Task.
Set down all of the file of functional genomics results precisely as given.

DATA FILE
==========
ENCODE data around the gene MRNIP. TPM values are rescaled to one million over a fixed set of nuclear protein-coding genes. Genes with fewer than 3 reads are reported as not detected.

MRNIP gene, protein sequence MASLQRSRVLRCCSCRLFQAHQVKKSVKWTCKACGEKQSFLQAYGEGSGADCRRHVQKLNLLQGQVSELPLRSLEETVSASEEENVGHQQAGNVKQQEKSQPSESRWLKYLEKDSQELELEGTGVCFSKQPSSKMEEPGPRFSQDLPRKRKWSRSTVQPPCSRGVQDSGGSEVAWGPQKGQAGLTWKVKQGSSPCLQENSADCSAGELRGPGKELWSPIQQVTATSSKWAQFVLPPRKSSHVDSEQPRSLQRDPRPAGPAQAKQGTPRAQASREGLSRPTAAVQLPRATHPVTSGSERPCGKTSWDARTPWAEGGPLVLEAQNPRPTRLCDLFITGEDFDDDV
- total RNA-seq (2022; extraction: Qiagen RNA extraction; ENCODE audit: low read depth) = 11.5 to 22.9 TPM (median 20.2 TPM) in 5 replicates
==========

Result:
ENCODE data around the gene MRNIP. TPM values are rescaled to one million over a fixed set of nuclear protein-coding genes. Genes with fewer than 3 reads are reported as not detected.

MRNIP gene, protein sequence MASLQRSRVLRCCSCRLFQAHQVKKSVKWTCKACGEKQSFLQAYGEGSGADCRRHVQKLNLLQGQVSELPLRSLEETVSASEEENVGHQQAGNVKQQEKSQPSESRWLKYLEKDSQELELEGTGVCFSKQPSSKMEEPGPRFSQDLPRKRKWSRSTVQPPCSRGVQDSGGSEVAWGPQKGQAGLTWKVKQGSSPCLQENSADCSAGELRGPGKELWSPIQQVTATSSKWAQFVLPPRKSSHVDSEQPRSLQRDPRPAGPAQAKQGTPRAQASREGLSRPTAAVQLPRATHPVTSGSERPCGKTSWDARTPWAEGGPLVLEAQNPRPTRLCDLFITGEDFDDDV
- total RNA-seq (2022; extraction: Qiagen RNA extraction; ENCODE audit: low read depth) = 11.5 to 22.9 TPM (median 20.2 TPM) in 5 replicates